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Pedersen Gives Invited Lecture at Duquesne University

Hans Pedersen, Philosophy, gave an invited lecture at Duquesne University on October 18, 2013. Pedersen's talk, "Heidegger, Strawon, and Responsibility," was part of the Duquesne Philosophy Department's Speaker Series.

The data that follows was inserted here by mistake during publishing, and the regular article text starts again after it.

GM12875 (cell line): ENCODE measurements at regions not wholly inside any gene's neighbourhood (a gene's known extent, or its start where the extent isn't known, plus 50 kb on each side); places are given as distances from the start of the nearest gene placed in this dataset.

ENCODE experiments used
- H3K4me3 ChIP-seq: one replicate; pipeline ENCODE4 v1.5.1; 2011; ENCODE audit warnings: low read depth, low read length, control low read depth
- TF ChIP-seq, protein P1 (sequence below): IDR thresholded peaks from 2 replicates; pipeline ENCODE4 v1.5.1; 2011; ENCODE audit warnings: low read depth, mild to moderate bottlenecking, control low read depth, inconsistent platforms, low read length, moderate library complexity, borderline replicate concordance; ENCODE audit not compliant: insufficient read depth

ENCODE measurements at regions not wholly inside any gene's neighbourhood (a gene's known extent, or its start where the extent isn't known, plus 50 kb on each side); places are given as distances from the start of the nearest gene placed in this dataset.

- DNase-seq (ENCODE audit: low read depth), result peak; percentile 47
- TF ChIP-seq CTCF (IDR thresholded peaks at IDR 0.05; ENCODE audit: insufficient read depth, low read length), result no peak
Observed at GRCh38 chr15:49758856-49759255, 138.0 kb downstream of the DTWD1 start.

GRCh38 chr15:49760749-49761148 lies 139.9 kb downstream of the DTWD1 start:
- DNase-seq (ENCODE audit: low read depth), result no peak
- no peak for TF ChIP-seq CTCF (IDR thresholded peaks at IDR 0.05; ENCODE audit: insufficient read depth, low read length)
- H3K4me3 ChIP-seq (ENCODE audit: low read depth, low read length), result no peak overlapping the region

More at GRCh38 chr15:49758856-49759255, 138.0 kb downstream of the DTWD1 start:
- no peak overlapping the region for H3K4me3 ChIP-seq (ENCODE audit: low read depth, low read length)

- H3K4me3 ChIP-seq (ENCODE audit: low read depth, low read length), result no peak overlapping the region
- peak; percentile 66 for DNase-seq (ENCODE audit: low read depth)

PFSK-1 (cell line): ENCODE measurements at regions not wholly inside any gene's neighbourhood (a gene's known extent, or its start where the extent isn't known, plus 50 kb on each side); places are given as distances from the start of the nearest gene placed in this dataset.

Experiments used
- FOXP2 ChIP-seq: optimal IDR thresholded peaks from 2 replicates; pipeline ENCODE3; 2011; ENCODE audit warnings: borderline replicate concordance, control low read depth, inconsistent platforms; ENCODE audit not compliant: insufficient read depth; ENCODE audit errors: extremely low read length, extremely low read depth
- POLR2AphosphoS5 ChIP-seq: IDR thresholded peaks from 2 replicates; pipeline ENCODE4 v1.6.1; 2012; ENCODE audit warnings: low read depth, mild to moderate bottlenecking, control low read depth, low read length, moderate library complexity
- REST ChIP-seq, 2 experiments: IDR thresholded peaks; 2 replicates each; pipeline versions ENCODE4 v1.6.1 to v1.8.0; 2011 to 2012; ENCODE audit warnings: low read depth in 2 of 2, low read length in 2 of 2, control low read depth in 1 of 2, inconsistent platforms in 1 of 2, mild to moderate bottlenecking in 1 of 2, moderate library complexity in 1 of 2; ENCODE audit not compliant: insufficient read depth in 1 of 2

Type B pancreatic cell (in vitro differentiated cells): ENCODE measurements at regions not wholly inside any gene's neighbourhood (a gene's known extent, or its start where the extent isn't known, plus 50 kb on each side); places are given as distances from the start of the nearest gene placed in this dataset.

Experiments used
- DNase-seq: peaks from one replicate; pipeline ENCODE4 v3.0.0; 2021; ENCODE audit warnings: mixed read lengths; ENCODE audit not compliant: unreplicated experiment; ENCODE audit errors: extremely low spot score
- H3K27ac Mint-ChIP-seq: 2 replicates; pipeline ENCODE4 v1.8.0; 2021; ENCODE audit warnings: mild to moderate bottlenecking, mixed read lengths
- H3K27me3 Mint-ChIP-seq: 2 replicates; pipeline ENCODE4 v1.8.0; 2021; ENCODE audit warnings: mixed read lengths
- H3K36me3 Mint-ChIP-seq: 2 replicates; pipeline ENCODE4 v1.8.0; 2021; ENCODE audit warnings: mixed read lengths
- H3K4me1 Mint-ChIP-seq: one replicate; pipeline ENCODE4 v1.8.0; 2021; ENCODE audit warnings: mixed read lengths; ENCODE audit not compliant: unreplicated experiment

Abstract. In his article, “The Impossibility of Moral Responsibility,” Galen Strawson famously argues that truly being responsible for our actions is impossible. For my purposes, I consider the argument to have two main parts. Put succinctly, in the first part, Strawson argues that no agent can ever be the cause of herself; true responsibility requires that the agent be the cause of herself; therefore, true responsibility is impossible. In the second part of Strawson’s argument, he makes the case that there are no alternatives to responsibility thought of as being the cause of oneself that are worthwhile.  Naturally, Strawson’s argument has attracted a good deal of criticism, but nonetheless, I think the argument articulates a fairly common and prima facie plausible view of what we want out of any account of responsibility. In this paper, I want to develop a Heideggerian response to Strawson’s argument and the conception of responsibility that Strawson employs in that argument. There is no clear point of intersection between Strawson’s work on responsibility and Heidegger’s thought (that I know of), but I hope that such a jarring juxtaposition and forced dialogue will show both how Heidegger’s thought can be connected to more mainstream philosophical discussions of agency, responsibility, and free will and how Heidegger’s thought, with a bit of development, can serve as a plausible and relatively unexplored alternative to these mainstream discussions.

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